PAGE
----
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Biotransformation: learning Nature's art of unmaking drugs to sustainably make new drugs

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If you have a question about this talk, please contact Gabrielle Davidson.

Biological systems of the human body as well as those of other living organisms are vastly experienced in the art of making biological molecules with utmost precision. They often employ enzymes as biological catalysts (biocatalysts) to construct simple to complex essential organic (bio)molecules. Importantly, when challenged with synthetic compounds such as pharmaceutical drugs or xenobiotics, there are specialized enzymatic systems to unmake and eliminate these drugs. This process involves efficient and selective enzymatic modification (biotransformation) of important structural component(s) of the foreign compounds, often making them inactive and readily excretable. The intriguing chemistry associated with this process as well as the chemical transformations catalysed by these enzymes are of great relevance in synthetic organic chemistry and can be developed and exploited for sustainable pharmaceutical synthesis. In this lecture, using examples from our lab, I will highlight the power of biocatalysis (enzymatic synthesis) in the sustainable synthesis of pharmaceutical drugs with a particular emphasis on chiral amine-based pharmaceuticals.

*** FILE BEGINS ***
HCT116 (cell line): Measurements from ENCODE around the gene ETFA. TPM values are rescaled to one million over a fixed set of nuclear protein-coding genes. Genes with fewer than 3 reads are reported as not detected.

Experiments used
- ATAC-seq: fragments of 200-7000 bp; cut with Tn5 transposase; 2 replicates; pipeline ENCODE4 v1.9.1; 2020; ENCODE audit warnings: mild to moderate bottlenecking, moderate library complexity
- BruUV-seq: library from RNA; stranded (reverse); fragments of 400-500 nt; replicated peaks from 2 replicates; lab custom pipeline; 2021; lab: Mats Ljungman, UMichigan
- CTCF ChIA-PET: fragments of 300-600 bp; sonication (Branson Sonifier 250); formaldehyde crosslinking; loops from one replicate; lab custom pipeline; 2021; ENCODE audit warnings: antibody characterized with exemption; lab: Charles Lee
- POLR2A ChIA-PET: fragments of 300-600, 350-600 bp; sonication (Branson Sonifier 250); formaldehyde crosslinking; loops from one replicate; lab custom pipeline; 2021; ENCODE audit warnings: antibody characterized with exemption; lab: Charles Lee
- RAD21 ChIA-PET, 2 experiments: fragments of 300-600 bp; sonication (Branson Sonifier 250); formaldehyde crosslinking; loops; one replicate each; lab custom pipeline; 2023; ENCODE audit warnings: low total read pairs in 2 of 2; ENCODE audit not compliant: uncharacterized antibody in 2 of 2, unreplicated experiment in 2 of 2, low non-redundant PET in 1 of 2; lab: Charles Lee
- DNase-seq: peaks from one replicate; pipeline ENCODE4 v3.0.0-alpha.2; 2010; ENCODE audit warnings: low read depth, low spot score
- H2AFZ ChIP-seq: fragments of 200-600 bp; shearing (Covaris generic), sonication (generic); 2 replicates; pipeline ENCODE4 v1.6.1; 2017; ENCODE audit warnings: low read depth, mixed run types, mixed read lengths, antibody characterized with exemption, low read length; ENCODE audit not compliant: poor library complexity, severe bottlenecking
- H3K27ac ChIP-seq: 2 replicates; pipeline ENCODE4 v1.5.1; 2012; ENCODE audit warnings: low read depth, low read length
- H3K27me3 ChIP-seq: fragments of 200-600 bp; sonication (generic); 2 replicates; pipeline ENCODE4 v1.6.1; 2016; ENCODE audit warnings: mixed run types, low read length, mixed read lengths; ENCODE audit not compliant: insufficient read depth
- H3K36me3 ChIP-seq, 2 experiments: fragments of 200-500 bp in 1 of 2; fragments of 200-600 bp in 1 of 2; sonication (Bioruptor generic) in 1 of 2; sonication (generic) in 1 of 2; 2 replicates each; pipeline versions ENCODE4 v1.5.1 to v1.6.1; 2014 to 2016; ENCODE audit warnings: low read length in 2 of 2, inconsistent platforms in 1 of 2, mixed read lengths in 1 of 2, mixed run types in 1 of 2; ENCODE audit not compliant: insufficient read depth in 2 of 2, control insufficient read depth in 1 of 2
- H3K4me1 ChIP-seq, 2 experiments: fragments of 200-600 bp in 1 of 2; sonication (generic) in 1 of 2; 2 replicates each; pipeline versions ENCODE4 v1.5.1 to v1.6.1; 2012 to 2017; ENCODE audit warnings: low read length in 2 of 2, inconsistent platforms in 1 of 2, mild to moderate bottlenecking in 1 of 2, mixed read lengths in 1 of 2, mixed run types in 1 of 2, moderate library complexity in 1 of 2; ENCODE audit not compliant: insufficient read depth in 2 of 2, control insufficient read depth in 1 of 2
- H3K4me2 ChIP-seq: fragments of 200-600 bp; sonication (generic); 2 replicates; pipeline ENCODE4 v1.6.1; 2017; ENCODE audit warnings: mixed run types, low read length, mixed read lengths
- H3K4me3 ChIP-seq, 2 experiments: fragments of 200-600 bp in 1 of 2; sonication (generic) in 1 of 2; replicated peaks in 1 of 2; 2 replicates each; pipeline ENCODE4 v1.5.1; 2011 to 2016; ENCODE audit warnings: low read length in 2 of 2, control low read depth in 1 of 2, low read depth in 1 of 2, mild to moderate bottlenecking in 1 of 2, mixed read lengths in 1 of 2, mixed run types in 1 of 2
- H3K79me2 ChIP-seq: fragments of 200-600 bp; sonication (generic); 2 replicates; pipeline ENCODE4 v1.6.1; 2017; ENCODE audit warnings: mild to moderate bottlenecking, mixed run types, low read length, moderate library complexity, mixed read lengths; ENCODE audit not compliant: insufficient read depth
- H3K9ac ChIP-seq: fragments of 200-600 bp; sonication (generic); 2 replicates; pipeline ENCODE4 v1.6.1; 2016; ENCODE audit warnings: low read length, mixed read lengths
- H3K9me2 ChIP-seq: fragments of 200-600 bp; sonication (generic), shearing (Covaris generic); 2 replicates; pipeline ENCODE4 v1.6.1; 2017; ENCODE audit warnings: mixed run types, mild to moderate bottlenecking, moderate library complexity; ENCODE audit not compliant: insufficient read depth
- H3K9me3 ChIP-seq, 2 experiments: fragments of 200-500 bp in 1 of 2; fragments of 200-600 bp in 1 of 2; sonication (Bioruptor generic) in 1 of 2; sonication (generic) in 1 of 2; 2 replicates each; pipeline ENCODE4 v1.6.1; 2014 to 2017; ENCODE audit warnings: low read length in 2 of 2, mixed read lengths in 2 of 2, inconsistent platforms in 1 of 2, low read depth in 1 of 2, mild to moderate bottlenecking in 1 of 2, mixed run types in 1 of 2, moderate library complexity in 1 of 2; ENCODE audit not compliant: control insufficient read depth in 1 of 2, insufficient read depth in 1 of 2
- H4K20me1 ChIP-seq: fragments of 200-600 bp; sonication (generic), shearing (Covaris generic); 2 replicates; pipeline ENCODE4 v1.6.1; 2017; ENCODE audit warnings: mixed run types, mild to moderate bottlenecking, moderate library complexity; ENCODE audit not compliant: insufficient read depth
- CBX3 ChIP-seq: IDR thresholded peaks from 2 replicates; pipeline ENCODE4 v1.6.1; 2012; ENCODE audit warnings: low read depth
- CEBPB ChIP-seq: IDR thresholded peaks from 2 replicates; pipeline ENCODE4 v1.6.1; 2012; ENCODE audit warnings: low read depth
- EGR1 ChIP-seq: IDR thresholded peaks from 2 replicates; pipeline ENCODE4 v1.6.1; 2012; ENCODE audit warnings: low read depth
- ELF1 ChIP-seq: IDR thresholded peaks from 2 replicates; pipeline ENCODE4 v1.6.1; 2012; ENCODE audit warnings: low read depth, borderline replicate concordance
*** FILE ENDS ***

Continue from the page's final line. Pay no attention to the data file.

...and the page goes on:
This talk is part of the Wolfson College Science Society series.

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